From Times Online
August 9, 2007,
David Byers

Goodwill voyage ends in arrest at Folkestone
The two Germans and a Frenchman braved choppy seas on their nine-hour journey on a homemade raft
A group of European politicians who sailed across the English Channel carrying a message of goodwill from the German town of Zweibrucken were arrested on arrival in Britain. The deputation of two Germans and one Frenchman set out on a homemade raft with no lifesaving equipment to cross the world's second busiest shipping lane, without gaining prior permission from coastguards.

The three sailors were arrested on suspicion of endangering life as soon as they reached the shore of Folkestone after travelling from Boulogne, and spent 10 hours in police cells. Lynn Dockar, manager of the Boulogne and Shepway Co-operation Association, was part of a welcoming committee at Folkestone who watched in horror as the trio were taken away by police.

"In the space of 20 seconds I went from elation at their joyous arrival to deep concern when two very angry Coastguards appeared," she said. Ms Dockar added that their visitors were "deeply sorry they had caused so much fuss". The sailors claimed that they had tried to make contact with the coastguard to obtain permission before their trip, but after failing to get through on the telephone they decided to head off anyway.

Mark Clark, a Maritime and Coastguard Agency spokesman, said their stunt was akin to "crossing the M25 on a scooter with a blindfold on". "It was just stupid. They posed a danger to themselves and to other vessels. Big ships are not to be messed with. Ships go up and down there at a considerable rate," he said.

Their raft was found to have had no radio connection set up with UK coastguards and contained outdated flares, the Maritime and Coastguard Agency said. Mr Clark added that it was essential that anyone who wished to cross the Channel - which is used by up to 500 ships a day - sought permission from authorities on both sides of the water. "They’ve also got to assure us they have sufficient safety equipment before they depart, none of which this lot did. We’re really hacked off with them that they chose to do this," he added.

"The vessel was detained by us as an unsafe craft. They hadn’t got a radio which was working on the Coastguard emergency Channel 16 and the flares were completely out of date." The sailors, who named as Gunter Ludvig and Bernard Drucker from Germany and Claude Allan, of Boulogne, were trying to present a goodwill message in a bottle to the chairman of Shepway District Council as part of a partnership agreement between the areas.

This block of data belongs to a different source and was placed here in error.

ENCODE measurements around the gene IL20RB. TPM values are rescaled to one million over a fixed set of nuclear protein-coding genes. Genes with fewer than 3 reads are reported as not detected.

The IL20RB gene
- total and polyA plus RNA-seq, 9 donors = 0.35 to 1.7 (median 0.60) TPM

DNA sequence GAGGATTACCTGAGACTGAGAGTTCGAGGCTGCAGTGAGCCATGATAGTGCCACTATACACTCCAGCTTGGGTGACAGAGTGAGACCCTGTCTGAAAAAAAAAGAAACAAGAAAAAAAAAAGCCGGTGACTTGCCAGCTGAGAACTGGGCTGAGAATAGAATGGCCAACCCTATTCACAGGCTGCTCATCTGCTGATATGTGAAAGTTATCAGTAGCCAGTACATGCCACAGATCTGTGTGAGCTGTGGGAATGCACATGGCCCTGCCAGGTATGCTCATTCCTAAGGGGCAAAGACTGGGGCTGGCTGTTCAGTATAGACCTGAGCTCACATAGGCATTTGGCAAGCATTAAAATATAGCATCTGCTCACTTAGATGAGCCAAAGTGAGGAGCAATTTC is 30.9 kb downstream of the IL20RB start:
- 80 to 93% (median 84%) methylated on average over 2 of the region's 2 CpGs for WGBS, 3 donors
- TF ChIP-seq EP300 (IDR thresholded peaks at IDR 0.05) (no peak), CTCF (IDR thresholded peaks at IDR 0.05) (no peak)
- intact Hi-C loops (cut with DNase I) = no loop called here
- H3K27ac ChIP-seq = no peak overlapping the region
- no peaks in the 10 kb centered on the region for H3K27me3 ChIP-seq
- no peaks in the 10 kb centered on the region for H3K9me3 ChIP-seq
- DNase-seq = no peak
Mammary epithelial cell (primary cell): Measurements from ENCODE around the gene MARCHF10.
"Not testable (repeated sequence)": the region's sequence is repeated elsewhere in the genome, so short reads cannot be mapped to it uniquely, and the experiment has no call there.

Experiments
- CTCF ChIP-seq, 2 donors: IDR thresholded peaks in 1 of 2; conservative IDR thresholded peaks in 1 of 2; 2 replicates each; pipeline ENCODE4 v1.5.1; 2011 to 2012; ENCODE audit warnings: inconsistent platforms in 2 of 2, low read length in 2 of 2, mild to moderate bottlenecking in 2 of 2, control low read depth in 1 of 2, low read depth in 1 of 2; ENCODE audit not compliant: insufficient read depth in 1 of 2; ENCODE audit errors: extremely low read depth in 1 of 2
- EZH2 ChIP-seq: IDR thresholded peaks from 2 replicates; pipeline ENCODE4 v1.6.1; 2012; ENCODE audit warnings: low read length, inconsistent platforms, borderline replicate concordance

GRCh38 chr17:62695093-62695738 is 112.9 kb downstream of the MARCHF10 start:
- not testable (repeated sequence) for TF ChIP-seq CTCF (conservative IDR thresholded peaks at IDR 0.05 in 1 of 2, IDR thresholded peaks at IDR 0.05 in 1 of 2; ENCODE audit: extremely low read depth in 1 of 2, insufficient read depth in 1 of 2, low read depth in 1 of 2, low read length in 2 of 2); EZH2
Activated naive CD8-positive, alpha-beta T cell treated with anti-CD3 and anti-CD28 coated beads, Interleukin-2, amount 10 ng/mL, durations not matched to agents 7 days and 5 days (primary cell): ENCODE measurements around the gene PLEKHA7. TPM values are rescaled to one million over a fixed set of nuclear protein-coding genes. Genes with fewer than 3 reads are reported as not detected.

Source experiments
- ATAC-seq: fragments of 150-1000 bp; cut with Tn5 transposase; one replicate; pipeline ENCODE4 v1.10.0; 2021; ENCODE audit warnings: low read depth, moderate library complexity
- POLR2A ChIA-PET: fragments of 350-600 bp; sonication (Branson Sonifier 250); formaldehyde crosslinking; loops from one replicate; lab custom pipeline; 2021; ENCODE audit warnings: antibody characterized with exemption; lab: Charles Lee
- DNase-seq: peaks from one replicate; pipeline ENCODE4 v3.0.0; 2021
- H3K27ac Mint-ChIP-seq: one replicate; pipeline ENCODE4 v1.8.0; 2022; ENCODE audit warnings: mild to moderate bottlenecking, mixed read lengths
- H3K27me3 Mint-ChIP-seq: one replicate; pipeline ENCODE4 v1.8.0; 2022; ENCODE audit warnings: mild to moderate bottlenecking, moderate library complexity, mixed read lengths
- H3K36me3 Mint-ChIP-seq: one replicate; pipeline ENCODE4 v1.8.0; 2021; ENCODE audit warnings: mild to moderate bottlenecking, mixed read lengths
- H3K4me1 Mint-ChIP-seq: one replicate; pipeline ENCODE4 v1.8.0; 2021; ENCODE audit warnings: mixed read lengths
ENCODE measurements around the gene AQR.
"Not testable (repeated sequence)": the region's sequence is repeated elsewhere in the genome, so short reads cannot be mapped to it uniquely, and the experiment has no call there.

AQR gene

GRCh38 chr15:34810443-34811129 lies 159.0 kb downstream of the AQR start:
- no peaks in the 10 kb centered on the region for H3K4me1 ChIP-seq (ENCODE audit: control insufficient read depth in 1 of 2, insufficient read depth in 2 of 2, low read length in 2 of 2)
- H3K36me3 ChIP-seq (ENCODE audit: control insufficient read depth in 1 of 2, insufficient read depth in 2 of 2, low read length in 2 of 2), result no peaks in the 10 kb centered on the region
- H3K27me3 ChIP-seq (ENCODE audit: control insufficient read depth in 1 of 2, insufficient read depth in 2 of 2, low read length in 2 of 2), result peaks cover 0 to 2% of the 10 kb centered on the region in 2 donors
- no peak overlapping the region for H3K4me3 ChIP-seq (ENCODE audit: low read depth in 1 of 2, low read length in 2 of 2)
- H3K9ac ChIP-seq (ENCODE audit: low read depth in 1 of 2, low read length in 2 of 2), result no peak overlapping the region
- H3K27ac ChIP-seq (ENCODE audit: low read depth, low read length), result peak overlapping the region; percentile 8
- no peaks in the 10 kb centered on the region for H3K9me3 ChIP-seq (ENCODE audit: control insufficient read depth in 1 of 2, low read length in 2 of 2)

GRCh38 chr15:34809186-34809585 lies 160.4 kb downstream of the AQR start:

However, after being held by police in the cells all the way through yesterday, they only managed to present their message today. George Bunting, the chairman of Shepway District Council, said: "In this particular case we would advise our friends to use a more orthodox form of transport next time they visit us."

The three were eventually released without charge.

Just a few of the Cross Channel Challenges

Crossing by


25th July 1909, History was made when Louis Bleriot became the first person to fly solo across the English Channel. He took off from France and landed in "Northfall Meadow" behind Dover Castle where granite memorial in the form of an aeroplane was inlaid in the turf. Louis Bleriot won the £1000 prize that the London Daily Mail had offered to the first aviator to cross the Channel.

16th April 1912, female aviator Harriet Quimby, the first woman to cross the channel by aeroplane took off from Dover and landed in Calais 59 minutes later.

Crossing by

Amphibious Craft

14th June 2004, Amphibious craft (new record) Sir Richard Branson, 100 minutes 6 seconds

1st July 2008, Amphibious craft record broken by Prof Hans Georg Nade,r 74 minutes 30 seconds

Crossing by


7 January 1785, Dover was the starting-point of the first successful balloon voyage between England and France. The ascent was made from the Castle, near the celebrated " pocket pistol" at thirteen minutes past one. At exactly three o'clock the balloon was over Calais, but the voyagers had to go farther inland before they could safely descend. The aeronauts were Mr. Blanchard, an expert balloonist, and Mr. John Jefferies, a doctor of physic.

Crossing by

Human power aircraft

12 June 1979, Human power aircraft (pedalled) Bryan Allen, 3 hours




Channel Swims




25 August 1875, the first to swim the channel, Matthew Webb, 21 hours 45 minutes.

In 1957, 20 counties took part in a cross channel swimming event organised by Billy Butlin, around 30 swimmers took the plunge in the cold waters at Calais heading for Folkestone, all trying to win the first prize 1,000 guinea Butlin Challenge Cup.

4th July 2006, The comedian David Walliams swam the channel in 10 hours 30 minutes